Tester joins chorus of Senate Dems calling for Franken to resign - KBZK.com | Continuous News | Bozeman, Montana

Tester joins chorus of Senate Dems calling for Franken to resign

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Sen. Jon Tester of Montana has joined a growing list of Democrats calling for their fellow caucus member, Al Franken of Minnesota, to resign following a series of sexual misconduct allegations.

In a tweet posted Wednesday, Tester wrote, "Elected officials must be held to a high standard, Al Franken is no exception. It’s time for him to step down."

At first, it was just one Facebook post Wednesday morning from Sen. Kirsten Gillibrand urging her colleague Franken to resign, making her the first Senate Democrat to do so. Within an hour, at least 10 Democratic senators and the chairman of the Democratic National Committee were demanding the same thing. 

Within hours, dozens of other Democratic senators echoed that call from the New York senator, including Senate Minority Leader Chuck Schumer. Franken's office announced he will make an announcement Thursday, although it's unclear yet what that announcement will be. Here is a list of the Democratic senators urging Franken to step aside:

  • Kristen Gillibrand, New York
  • Chuck Schumer, New York 
  • Claire McCaskill, Missouri
  • Patty Murray, Washington
  • Mazi Keiko Hirono, Hawaii
  • Maggie Hassan, New Hampshire
  • Kamala Harris, California
  • Bob Casey, Pennsylvania
  • Joe Donnelly, Indiana
  • Sherrod Brown, Ohio
  • Heidi Heitkamp, North Dakota
  • Debbie Stabenow, Michigan
  • Ed Markey, Massachusetts
  • Maria Cantwell, Washington
  • Tom Udall, New Mexico
  • Dick Durbin, Illinois
  • Patrick Leahy, Vermont
  • Dianne Feinstein, California
  • Michael Bennet, Colorado
  • Martin Heinrich, New Mexico
  • Tammy Duckworth, Illinois 
  • Jeff Merkley, Oregon
  • Ron Wyden, Oregon

In the late afternoon, Senate Minority Leader Chuck Schumer joined the chorus.

"Senator Franken should resign," Schumer said. "I consider Senator Franken a dear friend and greatly respect his accomplishments, but he has a higher obligation to his constituents and the Senate, and he should step down immediately."

Democratic National Committee chairman Tom Perez also urged Franken to step aside Wednesday morning. 

Gillibrand was the first to issue a statement.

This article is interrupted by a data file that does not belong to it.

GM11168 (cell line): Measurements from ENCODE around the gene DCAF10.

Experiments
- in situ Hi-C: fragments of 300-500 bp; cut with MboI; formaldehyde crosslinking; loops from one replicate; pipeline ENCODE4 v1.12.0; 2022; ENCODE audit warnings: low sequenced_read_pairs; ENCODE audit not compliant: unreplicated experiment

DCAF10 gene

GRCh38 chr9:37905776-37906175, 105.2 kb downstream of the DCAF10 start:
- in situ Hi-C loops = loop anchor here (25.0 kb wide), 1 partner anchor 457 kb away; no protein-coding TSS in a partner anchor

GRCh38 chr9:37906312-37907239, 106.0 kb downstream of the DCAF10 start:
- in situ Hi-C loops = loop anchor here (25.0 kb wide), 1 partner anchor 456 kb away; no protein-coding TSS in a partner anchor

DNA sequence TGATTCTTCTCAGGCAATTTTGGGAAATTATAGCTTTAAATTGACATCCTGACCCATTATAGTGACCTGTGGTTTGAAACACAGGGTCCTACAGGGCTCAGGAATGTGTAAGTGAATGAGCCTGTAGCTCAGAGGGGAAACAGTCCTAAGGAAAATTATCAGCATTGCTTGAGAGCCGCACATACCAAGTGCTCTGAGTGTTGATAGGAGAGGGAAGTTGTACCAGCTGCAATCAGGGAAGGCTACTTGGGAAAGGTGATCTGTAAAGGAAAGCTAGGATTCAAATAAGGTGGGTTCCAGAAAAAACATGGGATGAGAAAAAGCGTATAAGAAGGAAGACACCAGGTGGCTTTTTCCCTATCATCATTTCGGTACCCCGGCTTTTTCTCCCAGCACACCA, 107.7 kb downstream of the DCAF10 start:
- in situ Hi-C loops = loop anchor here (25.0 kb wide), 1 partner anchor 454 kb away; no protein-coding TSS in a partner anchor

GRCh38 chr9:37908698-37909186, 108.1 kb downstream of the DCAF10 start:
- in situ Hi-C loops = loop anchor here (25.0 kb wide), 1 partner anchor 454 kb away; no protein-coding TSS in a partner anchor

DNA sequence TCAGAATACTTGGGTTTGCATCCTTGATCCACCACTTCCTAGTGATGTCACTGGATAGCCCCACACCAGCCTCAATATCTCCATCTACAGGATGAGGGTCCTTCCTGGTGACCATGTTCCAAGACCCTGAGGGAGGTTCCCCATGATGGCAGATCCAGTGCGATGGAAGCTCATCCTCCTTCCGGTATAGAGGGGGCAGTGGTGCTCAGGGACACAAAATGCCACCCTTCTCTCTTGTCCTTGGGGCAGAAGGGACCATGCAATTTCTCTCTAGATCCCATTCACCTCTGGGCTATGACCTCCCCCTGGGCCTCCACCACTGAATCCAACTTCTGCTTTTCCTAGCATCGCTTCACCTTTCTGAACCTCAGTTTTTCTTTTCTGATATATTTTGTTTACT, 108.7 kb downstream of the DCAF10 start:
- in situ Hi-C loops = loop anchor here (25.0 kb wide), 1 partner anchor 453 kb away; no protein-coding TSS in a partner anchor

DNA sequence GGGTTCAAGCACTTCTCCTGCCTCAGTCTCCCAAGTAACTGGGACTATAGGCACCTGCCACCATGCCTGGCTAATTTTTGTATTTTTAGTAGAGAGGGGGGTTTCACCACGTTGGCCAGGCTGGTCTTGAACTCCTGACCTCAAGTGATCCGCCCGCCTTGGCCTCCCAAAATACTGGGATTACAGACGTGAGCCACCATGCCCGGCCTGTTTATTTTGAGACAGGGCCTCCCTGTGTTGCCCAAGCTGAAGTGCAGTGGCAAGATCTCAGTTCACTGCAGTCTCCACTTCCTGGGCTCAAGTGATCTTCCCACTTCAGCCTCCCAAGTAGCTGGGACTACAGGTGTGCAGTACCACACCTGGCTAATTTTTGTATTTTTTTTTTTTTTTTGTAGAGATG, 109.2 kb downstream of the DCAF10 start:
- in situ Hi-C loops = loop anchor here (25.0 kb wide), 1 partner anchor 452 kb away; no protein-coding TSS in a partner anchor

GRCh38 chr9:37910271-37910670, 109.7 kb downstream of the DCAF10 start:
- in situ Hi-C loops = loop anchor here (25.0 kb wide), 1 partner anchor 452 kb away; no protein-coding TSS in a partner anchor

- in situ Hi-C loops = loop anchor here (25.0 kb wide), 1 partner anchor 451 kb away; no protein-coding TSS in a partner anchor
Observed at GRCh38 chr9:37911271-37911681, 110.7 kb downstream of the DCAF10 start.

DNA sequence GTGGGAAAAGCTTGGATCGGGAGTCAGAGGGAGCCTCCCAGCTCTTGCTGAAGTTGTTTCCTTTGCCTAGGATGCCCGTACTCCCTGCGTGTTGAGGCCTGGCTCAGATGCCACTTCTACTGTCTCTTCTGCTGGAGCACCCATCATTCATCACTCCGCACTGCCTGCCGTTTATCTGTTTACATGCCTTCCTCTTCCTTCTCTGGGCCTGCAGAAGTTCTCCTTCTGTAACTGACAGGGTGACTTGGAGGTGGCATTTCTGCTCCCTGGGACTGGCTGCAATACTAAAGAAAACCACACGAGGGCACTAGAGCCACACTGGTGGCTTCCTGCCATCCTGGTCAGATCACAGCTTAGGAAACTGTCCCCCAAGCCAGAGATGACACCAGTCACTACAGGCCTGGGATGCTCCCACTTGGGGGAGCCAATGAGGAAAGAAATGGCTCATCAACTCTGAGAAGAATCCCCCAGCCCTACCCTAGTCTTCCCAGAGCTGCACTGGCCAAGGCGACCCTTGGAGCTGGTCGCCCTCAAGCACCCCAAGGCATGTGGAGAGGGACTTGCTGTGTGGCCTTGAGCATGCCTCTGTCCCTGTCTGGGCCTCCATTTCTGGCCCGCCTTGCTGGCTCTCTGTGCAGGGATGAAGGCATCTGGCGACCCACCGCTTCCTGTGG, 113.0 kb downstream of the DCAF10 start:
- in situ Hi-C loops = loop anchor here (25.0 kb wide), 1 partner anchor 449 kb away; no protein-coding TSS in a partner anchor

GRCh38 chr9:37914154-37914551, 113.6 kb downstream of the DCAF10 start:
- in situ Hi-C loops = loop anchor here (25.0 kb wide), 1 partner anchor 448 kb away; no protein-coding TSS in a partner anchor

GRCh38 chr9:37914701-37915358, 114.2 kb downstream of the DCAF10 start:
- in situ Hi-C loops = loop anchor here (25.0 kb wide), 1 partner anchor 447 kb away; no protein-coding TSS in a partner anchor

"While Senator Franken is entitled to have the Ethics Committee conclude its review, I believe it would be better for our country if he sent a clear message that any kind of mistreatment of women in our society isn't acceptable by stepping aside to let someone else serve," Gillibrand, the first to speak up Wednesday morning, said in a Facebook statement. "In the wake of the election of President Trump, in just the last few months, our society is changing, and I encourage women and men to keep speaking up to continue this progress. At this moment, we need to speak hard truths or lose our chance to make lasting change."

"Sexual harassment and misconduct should not be allowed by anyone and should not occur anywhere. I believe the best thing for Senator Franken to do is step down," Harris said on Twitter. 

McCaskill put her statement quite simply: "Al Franken should resign," she tweeted. 

Sen. Amy Klobuchar, Franken's Democratic colleague from Minnesota, said she believes Franken will make the "right decision" about his future Thursday. 

The senators calling for Franken to step aside were initially all women until Casey and Donnelly weighed in shortly after. 

The opening of the floodgates comes after yet another woman alleged Franken tried to forcibly kiss her against her will. 

The growing call for Franken to resign comes the same day that TIME magazine declared "The Silence Breakers" — those who came forward to call out sexual harassment, misconduct and assault — as their "Person of the Year."

It also comes one day after Rep. John Conyers, D-Michigan, announced his retirement from Congress amid sexual harassment allegations. 

But allegations of sexual misconduct have not had the same impact on Alabama GOP candidate for U.S. Senate, Roy Moore, who is accused of pursuing teenage girls when he was in his 30s. President Trump gave his full-throated endorsementof Moore on Monday, and the Republican National Committee (RNC) resumed its financial support for Moore shortly after. Moore, according to a poll released by CBS News on Sunday, leads his Democratic opponent, Doug Jones, 49 percent to 43 percent ahead of the Dec. 12 special election. 

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